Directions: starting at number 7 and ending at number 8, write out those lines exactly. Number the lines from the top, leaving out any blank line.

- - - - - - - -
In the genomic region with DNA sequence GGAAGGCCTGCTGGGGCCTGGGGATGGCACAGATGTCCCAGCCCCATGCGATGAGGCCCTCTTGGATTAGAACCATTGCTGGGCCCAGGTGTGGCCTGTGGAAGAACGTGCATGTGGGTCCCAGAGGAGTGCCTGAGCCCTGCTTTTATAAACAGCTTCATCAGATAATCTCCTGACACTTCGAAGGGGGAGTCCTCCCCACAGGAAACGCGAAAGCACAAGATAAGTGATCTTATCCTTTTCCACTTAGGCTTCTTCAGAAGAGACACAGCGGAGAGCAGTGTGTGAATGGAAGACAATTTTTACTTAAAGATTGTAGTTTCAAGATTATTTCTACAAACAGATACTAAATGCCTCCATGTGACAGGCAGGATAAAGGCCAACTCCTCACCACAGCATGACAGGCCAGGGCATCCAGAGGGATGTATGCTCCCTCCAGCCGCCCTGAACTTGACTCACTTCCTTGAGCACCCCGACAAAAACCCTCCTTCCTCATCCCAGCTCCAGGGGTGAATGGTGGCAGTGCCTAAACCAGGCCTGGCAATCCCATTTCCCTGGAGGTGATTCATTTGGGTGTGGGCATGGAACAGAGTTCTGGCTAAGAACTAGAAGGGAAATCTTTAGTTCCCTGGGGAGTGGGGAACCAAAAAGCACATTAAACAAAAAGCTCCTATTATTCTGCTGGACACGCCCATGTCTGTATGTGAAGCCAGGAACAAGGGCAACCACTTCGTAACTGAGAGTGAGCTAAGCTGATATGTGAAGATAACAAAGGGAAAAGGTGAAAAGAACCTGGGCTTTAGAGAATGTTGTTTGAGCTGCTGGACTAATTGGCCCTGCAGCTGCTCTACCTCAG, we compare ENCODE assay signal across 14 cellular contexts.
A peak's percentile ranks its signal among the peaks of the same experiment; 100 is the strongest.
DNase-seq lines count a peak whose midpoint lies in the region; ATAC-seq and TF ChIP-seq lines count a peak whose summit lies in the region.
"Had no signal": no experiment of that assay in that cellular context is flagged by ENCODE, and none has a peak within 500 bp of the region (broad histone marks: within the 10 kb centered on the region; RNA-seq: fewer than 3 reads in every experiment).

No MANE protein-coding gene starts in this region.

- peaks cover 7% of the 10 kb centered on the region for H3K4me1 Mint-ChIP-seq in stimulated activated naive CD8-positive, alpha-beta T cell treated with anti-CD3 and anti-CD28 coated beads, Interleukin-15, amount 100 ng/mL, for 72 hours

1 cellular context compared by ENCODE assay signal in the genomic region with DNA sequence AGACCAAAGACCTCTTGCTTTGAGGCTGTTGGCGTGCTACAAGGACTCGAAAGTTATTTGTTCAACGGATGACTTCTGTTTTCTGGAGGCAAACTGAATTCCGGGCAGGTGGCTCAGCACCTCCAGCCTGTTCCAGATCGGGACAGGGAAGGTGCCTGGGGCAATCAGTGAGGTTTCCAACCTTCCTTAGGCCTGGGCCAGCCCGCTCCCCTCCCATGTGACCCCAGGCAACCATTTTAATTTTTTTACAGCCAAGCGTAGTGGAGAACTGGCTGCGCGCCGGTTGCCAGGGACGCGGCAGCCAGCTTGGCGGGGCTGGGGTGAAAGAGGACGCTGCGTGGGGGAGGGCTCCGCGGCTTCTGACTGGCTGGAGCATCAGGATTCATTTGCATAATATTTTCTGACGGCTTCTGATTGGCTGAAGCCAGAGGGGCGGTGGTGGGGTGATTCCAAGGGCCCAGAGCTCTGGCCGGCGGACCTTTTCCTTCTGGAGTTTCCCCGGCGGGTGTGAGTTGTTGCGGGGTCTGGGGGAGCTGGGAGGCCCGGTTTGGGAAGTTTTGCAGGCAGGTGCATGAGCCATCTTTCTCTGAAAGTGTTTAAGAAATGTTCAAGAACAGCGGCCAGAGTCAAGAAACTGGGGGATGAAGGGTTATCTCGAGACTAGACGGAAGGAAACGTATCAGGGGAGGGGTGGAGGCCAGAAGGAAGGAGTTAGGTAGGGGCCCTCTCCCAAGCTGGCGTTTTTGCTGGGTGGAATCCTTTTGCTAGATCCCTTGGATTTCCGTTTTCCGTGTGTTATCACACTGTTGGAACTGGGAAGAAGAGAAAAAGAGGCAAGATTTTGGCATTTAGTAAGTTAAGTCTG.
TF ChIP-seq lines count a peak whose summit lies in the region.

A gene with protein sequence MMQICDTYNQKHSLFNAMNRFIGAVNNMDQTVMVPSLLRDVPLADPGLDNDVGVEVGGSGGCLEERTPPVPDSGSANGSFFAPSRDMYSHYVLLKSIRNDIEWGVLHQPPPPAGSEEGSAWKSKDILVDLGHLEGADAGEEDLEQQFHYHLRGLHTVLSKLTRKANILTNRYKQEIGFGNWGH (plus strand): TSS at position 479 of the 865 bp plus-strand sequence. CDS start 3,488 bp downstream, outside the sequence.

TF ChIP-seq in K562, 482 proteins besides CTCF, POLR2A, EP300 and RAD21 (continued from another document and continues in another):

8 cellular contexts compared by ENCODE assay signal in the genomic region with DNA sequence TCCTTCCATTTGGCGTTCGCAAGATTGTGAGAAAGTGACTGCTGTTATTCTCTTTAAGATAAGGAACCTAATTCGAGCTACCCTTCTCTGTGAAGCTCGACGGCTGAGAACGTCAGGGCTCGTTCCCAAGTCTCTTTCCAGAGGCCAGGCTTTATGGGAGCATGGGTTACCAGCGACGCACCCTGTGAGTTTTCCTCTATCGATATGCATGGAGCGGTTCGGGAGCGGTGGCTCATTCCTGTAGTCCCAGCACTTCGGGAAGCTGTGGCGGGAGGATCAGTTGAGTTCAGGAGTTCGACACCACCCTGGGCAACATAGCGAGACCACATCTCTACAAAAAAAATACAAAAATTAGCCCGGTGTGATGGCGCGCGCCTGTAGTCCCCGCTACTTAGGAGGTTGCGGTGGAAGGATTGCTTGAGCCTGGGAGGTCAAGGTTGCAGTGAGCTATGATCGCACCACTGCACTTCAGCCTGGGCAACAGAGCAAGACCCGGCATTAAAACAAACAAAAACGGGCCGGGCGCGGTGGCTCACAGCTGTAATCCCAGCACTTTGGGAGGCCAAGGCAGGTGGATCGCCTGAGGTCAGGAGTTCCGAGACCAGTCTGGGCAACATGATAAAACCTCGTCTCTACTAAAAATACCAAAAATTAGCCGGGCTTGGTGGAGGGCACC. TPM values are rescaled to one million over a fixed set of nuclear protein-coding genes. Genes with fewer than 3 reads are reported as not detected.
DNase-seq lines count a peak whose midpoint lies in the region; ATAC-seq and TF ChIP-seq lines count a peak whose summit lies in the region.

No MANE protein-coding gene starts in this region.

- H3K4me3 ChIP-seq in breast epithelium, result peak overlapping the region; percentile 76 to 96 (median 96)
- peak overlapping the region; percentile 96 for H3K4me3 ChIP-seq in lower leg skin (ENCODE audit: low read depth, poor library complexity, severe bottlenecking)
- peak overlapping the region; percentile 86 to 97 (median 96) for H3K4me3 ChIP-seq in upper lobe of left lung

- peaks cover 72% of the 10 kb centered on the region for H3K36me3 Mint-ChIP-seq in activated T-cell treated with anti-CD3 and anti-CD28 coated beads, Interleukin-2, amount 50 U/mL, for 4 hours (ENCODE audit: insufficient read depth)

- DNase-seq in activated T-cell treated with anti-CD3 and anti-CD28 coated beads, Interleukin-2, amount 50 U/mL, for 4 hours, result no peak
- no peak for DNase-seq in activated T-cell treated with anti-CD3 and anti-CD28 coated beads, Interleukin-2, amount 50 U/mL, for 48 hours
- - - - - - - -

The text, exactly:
1 cellular context compared by ENCODE assay signal in the genomic region with DNA sequence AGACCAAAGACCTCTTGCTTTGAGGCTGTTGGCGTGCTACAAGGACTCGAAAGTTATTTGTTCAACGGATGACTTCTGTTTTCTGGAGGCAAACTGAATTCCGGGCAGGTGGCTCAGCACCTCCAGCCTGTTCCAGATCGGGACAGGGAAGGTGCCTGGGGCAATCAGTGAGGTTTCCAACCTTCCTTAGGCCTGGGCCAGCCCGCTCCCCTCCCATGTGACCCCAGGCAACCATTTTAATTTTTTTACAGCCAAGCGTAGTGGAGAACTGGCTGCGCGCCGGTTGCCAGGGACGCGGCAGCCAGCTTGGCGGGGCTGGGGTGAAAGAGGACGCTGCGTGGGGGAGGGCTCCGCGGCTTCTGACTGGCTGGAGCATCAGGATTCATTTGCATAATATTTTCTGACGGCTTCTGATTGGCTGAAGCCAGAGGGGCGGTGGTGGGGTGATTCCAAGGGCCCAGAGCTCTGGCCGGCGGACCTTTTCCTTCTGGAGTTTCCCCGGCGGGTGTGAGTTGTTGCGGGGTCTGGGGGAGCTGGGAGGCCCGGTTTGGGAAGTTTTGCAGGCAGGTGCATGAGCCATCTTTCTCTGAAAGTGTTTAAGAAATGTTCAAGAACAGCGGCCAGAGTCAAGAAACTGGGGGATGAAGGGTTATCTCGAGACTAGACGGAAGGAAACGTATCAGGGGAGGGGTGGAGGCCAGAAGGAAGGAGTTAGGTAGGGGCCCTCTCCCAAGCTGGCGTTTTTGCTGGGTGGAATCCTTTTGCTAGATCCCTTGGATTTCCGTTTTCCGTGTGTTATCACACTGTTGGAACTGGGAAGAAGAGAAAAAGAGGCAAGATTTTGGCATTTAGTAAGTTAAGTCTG.
TF ChIP-seq lines count a peak whose summit lies in the region.